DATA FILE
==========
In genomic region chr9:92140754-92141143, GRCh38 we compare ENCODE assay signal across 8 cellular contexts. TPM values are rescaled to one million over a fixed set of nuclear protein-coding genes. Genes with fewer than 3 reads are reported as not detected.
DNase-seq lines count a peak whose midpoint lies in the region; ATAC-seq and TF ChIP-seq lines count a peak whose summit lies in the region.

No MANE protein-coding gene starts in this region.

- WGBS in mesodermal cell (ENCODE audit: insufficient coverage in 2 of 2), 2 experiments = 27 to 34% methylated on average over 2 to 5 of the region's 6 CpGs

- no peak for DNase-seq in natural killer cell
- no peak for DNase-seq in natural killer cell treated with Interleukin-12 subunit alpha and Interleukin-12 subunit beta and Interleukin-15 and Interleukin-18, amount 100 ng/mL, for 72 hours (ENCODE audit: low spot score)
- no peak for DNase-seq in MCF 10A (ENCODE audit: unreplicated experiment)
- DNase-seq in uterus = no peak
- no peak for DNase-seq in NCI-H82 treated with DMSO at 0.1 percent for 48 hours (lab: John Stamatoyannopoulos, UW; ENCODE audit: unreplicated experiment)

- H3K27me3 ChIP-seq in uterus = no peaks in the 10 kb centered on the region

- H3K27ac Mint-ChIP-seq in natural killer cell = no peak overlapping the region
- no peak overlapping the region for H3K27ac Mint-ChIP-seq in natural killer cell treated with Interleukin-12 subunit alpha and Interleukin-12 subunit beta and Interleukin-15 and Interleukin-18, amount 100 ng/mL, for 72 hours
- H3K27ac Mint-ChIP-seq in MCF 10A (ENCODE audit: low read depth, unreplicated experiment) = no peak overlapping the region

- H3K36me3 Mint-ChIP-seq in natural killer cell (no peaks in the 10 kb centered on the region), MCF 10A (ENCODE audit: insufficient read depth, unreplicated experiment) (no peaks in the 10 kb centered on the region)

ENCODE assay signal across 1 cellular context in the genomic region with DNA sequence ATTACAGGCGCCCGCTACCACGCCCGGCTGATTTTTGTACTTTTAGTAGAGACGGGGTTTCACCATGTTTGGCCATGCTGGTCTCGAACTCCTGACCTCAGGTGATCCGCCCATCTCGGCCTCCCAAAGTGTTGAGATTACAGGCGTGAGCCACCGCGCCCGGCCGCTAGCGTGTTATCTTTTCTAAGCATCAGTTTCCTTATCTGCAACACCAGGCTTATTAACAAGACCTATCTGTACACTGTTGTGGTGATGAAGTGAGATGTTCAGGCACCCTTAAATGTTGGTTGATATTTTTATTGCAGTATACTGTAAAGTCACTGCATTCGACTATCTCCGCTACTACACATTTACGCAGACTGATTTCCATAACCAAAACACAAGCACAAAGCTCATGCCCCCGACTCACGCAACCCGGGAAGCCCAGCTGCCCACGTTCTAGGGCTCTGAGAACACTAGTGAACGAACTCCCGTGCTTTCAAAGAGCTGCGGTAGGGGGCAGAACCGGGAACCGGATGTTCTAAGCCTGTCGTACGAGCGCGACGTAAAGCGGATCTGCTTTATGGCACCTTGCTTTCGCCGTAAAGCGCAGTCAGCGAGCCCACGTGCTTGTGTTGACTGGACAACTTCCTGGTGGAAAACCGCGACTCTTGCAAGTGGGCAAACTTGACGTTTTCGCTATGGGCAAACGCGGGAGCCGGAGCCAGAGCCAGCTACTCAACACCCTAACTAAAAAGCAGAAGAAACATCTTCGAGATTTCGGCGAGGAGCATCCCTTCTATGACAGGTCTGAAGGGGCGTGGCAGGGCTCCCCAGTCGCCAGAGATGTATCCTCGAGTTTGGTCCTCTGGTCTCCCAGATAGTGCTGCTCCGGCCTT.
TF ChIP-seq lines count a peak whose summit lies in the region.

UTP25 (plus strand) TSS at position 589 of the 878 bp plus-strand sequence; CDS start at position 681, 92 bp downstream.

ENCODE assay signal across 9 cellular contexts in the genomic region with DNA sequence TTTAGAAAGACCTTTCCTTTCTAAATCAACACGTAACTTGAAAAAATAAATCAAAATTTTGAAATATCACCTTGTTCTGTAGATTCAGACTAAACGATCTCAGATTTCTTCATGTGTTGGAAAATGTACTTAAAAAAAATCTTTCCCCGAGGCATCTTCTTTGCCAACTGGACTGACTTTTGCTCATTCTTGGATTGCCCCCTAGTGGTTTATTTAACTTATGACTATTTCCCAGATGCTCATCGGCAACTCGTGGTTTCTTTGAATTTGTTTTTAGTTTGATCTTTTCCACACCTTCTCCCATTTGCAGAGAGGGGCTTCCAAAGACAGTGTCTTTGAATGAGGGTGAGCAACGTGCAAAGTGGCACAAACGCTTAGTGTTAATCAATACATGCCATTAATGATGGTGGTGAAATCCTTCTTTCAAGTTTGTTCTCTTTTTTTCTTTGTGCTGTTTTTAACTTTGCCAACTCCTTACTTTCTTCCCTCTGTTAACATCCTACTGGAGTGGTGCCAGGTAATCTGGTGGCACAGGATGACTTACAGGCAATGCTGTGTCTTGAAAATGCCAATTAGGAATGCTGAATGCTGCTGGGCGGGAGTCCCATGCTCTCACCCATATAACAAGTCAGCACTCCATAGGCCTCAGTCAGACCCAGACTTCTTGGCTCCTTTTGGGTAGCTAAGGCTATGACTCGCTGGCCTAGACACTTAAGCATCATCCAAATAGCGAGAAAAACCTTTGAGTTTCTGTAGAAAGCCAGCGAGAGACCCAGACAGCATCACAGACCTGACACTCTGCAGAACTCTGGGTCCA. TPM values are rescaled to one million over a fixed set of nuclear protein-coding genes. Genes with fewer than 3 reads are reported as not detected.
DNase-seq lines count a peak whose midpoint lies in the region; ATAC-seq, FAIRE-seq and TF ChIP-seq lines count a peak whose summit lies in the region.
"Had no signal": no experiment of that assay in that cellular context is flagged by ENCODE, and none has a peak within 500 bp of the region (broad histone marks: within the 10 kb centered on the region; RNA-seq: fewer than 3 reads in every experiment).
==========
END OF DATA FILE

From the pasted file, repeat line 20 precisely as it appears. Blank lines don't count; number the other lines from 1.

"Had no signal": no experiment of that assay in that cellular context is flagged by ENCODE, and none has a peak within 500 bp of the region (broad histone marks: within the 10 kb centered on the region; RNA-seq: fewer than 3 reads in every experiment).